So for the past few weeks I've been freaking out over DaffCon, a U.K. Based gaming convention organised by a long term acquaintance of mine, Mr Mike Marshall of Malifools/Fools Daily fame.
Well DaffCon has been and gone, and wow! What a ride!
For starters, let's cover the venue: Firestorm Games in Cardiff.
This place is awesome! It is BIG, well lit, a good amount of stock, lots of gaming tables, a relaxing sofa area, a kitchen and a bar! What more could you want at a venue?
The staff there were friendly and welcoming, and I really have nothing bad to say about the place.
On to Day 1.
On Day 1 I was bricking it. This was the day when we would reveal the game en-mass to the world. In the next 8 hours players from across the UK and beyond would get to sit down, try the game out and turn to us and say "meh, it's alright".
But that's not what happened.
Our first game was against long time friend Will. Will has been following the blog for some time, so he knew of the game, but not much else.
Well, he enjoyed it. During his game, a member from another game's development team (I believe it was Paranoid Miniatures) came over and Tom demoed to him. He also enjoyed the game!
Here we were, 1 demo each under our belt, and the people were enjoying the game.
I wanted to SQUEE and jump for joy! But rather than that, we grabbed more people, and ran more demos.
The feedback began to flood in: "it's like Infinity, but with good rules", "it's simple to pick up but I can see there's lots of combos you can create", "I can use a giant robot mech? Gimmes!"
The day came to a conclusion with me providing a demo for another Richard who at the end of the demo handed me his business card, told me that he owned a small online games retailer and that this is exactly the sort of game he would like to sell. I believe the exact phrase used was that it "could be the scifi equivalent of FrostGrave".
Well you can imagine how that made me feel. I wanted to hug the guy!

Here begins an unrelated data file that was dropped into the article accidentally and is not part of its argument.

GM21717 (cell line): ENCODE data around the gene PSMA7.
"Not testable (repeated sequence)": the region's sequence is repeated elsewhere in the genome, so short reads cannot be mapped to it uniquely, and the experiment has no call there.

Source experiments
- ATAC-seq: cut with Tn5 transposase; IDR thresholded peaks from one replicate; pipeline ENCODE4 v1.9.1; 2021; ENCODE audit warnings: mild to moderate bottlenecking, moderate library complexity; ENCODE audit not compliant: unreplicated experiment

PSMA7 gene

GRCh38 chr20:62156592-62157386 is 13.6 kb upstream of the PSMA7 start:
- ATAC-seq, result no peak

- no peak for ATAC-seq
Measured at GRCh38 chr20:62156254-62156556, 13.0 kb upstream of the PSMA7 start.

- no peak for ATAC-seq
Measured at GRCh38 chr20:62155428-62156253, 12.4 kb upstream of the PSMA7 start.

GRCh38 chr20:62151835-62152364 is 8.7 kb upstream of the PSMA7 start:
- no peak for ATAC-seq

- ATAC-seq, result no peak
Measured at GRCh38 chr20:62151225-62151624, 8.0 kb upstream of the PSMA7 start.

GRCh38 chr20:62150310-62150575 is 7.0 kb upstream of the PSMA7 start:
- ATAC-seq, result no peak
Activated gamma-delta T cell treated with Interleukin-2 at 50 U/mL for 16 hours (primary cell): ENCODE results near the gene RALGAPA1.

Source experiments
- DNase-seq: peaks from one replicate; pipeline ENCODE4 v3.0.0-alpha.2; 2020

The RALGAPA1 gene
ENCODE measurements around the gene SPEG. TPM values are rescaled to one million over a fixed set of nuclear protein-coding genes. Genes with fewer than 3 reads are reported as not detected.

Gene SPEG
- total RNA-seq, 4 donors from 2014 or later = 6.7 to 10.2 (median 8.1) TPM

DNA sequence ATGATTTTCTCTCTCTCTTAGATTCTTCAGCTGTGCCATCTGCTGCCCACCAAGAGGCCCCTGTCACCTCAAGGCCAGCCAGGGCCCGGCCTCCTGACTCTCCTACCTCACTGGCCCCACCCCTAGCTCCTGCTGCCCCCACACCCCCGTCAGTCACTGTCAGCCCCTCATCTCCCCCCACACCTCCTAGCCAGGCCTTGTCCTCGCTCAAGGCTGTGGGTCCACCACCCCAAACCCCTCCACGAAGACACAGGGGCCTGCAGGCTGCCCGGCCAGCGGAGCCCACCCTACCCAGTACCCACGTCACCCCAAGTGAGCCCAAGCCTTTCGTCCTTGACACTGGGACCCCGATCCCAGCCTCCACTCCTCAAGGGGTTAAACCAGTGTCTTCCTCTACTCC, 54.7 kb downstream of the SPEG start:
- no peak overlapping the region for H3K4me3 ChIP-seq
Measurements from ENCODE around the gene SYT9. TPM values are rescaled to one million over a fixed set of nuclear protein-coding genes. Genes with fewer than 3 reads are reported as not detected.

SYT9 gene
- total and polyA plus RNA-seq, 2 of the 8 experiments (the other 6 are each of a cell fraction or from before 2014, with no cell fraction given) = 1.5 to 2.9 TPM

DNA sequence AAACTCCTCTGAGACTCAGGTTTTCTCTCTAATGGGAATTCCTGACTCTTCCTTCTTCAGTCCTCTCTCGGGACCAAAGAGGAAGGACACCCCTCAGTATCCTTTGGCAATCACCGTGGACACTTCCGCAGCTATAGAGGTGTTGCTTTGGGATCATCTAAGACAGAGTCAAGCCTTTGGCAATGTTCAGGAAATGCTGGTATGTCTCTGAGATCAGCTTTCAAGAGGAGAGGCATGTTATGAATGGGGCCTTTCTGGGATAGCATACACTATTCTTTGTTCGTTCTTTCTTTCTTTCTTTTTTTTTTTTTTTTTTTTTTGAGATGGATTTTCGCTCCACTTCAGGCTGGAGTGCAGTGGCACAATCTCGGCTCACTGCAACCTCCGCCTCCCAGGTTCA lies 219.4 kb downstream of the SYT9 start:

- As an aside, I am now exploring the possibility of moving a production up, and seeing just how viable it would be to get the game printed in a small sellable format.
Following Day 1, we went back to my friends, had some dinner and talked about Moonstone.
We were exhausted, but strangely enough, talking Moonstone used up a whole different side of the brain to First Law, so it was actually relaxing to do. Needless to say, we quickly crashed out until the next morning.
Day 2 began.
We had moved ourselves from where we were before into a more prominent position. A decision that did exactly as we hoped and allowed people to stop off while walking past, have a look, a chat and a demo if they had time.
One thing that amazed me, out of all the people who we asked - only 1 of them said no to a demo, and that was because they were literally in the middle of a tournament who was coming back from the loo but had stopped because our bright yellow Exo-Suits had caught their eye.
We had some great demos, really good ones, with one in particular that stood out, Gaz from Paranoid Miniatures. He's their fluff writer, so was really interested in our world, the how and the why, and after his demo we sat for between 30mins and an hour chatting, discussing and making suggestions. One suggestion in particular we are going to bring in, and with hope we can do it for Book 1, but it adds additional complexity, and may need to be moved into Book 2. Only field testing will prove either way.
After another 8+ hours of demos we finally packed up and left DaffCon until next year, before going back to Tom's, eating and going to bed far too early and crashing out for about 12 hours.
So to everyone who had a demo with us, thank you all!
To those who I got to chat with, in particular Carl who gave me advice on using pictures of miniatures in a game, and all the people I really wanted to give demos to, or get demos from, but just couldn't get away from the table myself:
I now know that the game demos well, and that we can give a demo without too much problem.
And onto the photos! (I wish I had taken more)
Tom & I standing proudly with our product in hand. This was near the end of Day 2. Which might explain why we look so damned tired.
Wraiths vs Raiders on Day 1
Wraiths vs Raiders on Day 2. The greater variety in heights gave for a more enjoyable game for sure.
UEF vs Red Claw. Notice the careful placement of terrain as to knock out all long fire lanes.
Tom gives a UEF vs Red Claw demo to Gaz from Paranoid Miniatures.
So, with hindsight is there anything I'd have done differently?
For starters, beginning in the prominent position would have driven foot traffic from day 1, however starting off in a slightly more hidden position allowed us to ease into it.
I'd have loved to have produced some banner standees to grab attention. Maybe I can do that for next time,
Other than that, I genuinely think we did a stellar job! We demoed our ass off, pressed flesh and made some good contacts.
The models and terrain looked good, showing off exactly how viable a variety of terrain is in the game, and the book and counters were well received.
Looking forward, we're doing more work on the book, and it is with great hope that next year, rather than just running demos, we'll be hosting a tournament.
Until next time, stay safe and be excellent to each other!
- Your friendly neighbourhood Doctor Loxley